By Pia Cabrera
The Human Rights Watch Film Festival is back in Toronto for its 12th year, with a powerful lineup of eight films that tell extraordinary stories of struggle, survival and hope. The festival aims to draw attention to human rights violations worldwide through brave and bold films from several countries. I had the opportunity to see the screening of the feature documentary, Uyghurs: Prisoners of Absurd at the TIFF Bell Lightbox.
The gripping and enlightening documentary tells the story of the group of men (Uyghurs) who were imprisoned in Guatanamo Bay as part of the United States’ indiscriminate War on Terror. Director Patricio Henriquez follows the journey of three men, and illustrates their lives through pain, survival and injustice. It focuses on every detail, from beginning to end, highlighting the injustices they endured for more than a decade and how it all happened. It shines light on the fight against terrorism and global injustice, the tension between China and the Uyghur population.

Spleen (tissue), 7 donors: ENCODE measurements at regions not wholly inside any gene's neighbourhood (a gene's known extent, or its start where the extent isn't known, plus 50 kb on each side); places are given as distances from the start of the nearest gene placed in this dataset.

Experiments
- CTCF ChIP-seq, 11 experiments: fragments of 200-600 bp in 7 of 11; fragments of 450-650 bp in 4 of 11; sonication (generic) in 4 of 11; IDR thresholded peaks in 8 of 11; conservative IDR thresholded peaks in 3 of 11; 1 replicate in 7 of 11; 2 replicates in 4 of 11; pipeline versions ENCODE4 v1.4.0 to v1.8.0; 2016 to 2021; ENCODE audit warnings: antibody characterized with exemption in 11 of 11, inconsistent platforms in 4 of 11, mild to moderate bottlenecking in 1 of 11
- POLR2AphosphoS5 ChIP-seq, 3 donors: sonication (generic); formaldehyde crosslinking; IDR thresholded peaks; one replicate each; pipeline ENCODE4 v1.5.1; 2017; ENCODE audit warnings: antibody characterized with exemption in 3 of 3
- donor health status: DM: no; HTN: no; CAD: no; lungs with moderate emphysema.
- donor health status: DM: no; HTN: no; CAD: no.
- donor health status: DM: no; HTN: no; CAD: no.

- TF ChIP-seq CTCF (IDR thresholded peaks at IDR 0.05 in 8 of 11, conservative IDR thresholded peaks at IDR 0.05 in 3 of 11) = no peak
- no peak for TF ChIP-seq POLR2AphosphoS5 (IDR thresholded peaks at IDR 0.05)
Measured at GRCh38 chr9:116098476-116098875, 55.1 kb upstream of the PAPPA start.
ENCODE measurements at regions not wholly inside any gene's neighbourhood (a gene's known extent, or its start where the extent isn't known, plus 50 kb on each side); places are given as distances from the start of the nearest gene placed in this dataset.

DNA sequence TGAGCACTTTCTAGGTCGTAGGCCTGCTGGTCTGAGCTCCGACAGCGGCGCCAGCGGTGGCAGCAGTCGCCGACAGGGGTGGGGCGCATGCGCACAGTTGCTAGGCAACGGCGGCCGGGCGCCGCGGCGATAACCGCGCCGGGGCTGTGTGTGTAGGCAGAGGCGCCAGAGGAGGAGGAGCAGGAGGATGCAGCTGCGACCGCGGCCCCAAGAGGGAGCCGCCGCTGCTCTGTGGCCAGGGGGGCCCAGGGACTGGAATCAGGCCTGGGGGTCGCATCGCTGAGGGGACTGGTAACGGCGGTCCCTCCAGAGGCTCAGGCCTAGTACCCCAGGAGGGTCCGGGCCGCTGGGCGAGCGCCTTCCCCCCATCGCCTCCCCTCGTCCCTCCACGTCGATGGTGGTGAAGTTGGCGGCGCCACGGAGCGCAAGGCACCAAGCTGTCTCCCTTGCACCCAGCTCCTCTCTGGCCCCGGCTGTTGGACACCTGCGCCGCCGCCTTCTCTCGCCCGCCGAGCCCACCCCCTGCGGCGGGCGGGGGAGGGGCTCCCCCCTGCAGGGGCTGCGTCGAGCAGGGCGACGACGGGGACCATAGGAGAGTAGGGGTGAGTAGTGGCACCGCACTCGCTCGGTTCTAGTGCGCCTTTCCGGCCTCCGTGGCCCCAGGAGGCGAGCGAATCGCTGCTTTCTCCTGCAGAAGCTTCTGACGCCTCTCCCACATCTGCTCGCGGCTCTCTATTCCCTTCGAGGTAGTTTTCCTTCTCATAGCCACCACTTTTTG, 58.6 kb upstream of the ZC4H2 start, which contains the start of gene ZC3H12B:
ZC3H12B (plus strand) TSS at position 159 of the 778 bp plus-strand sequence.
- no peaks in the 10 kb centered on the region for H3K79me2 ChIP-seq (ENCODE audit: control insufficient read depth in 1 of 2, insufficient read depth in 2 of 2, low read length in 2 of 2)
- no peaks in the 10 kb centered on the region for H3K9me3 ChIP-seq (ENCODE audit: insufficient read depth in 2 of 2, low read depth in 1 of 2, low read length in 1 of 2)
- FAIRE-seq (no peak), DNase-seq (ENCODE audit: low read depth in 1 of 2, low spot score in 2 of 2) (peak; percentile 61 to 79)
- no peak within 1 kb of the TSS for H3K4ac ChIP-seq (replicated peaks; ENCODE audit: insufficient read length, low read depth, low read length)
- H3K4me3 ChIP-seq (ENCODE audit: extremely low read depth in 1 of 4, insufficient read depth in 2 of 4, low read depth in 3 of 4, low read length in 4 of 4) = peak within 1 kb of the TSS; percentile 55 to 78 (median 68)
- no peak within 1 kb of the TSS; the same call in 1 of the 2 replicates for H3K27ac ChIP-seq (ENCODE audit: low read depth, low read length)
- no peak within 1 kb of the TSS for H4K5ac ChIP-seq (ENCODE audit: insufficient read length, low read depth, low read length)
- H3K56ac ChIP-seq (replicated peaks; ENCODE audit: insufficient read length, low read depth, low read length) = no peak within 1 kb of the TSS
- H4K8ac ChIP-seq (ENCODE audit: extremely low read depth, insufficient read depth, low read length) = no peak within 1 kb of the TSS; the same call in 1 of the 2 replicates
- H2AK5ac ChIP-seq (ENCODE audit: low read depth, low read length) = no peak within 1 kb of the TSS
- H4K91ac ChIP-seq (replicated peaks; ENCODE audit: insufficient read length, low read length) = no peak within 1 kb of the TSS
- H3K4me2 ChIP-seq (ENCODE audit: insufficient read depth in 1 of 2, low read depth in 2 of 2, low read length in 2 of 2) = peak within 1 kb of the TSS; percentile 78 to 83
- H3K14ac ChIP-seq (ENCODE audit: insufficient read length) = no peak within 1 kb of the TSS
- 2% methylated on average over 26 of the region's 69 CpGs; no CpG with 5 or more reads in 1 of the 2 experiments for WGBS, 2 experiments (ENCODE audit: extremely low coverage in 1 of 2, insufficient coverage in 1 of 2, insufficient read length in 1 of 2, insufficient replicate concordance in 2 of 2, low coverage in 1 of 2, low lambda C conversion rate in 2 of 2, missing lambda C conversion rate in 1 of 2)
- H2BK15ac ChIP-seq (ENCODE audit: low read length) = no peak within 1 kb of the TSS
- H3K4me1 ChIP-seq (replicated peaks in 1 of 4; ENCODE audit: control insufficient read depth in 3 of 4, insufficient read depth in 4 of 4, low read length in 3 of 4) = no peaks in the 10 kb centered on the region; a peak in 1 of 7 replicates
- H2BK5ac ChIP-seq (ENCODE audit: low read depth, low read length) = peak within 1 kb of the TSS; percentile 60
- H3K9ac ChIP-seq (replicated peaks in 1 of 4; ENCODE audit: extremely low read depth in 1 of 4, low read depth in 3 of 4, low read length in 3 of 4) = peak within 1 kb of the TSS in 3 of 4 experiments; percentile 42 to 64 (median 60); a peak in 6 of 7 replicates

The documentary is both fascinating and moving. It opened my eyes to the Uyghur community and why the 22 men chose to flee the country. With multiple twists and turns that are sadly true, viewers can’t turn away from the screen. Every moment is thrilling, and one can’t help but put oneself in the shoes of these men and wonder how they must have felt, imprisoned half of their lives due to injustice.
After viewing this documentary, most people will definitely have a different opinion towards the Uyghur community.